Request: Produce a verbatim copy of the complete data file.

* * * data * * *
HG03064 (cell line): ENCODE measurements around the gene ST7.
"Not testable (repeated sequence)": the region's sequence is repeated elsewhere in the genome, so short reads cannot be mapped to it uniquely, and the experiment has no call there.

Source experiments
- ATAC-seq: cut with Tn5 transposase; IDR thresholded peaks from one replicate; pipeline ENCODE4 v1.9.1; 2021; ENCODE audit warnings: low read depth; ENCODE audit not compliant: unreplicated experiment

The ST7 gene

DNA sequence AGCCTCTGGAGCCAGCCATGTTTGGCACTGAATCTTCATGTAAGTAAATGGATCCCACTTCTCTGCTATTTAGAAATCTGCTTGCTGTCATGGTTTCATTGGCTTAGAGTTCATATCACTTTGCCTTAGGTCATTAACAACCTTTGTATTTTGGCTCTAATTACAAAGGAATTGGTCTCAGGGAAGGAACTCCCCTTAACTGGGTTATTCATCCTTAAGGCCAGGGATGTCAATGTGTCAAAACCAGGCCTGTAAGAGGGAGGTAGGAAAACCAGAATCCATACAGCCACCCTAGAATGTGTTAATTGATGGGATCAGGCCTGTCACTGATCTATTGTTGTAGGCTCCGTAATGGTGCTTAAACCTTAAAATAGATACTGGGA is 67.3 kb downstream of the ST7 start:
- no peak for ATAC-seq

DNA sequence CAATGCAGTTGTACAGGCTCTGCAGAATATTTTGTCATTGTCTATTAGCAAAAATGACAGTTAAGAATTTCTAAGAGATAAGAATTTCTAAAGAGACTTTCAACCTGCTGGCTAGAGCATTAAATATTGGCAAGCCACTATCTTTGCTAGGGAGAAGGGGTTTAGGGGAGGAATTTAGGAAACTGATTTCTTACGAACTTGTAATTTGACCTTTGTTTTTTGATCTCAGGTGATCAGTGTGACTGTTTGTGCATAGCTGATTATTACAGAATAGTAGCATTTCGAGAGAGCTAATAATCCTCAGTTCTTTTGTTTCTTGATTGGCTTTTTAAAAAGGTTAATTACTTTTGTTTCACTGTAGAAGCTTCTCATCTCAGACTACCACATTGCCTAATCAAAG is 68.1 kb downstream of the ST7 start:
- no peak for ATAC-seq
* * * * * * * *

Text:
HG03064 (cell line): ENCODE measurements around the gene ST7.
"Not testable (repeated sequence)": the region's sequence is repeated elsewhere in the genome, so short reads cannot be mapped to it uniquely, and the experiment has no call there.

Source experiments
- ATAC-seq: cut with Tn5 transposase; IDR thresholded peaks from one replicate; pipeline ENCODE4 v1.9.1; 2021; ENCODE audit warnings: low read depth; ENCODE audit not compliant: unreplicated experiment

The ST7 gene

DNA sequence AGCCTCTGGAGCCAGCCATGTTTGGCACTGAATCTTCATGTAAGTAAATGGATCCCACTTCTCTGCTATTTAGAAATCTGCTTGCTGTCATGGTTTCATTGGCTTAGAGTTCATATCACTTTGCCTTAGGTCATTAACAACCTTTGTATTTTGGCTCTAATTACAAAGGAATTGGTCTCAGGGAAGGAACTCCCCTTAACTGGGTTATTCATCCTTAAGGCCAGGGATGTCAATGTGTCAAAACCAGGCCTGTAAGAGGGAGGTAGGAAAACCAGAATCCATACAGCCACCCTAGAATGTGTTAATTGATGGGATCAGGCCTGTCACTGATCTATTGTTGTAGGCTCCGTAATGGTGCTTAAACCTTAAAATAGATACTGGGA is 67.3 kb downstream of the ST7 start:
- no peak for ATAC-seq

DNA sequence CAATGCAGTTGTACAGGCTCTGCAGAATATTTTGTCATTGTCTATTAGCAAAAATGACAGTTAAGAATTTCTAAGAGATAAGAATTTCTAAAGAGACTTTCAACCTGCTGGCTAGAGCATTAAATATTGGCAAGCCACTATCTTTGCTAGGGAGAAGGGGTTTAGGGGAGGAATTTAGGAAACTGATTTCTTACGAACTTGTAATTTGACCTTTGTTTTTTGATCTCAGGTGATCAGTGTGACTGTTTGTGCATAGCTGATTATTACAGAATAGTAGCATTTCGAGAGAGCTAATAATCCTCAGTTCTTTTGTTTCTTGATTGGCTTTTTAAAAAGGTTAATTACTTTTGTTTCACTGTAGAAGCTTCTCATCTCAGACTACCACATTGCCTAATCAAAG is 68.1 kb downstream of the ST7 start:
- no peak for ATAC-seq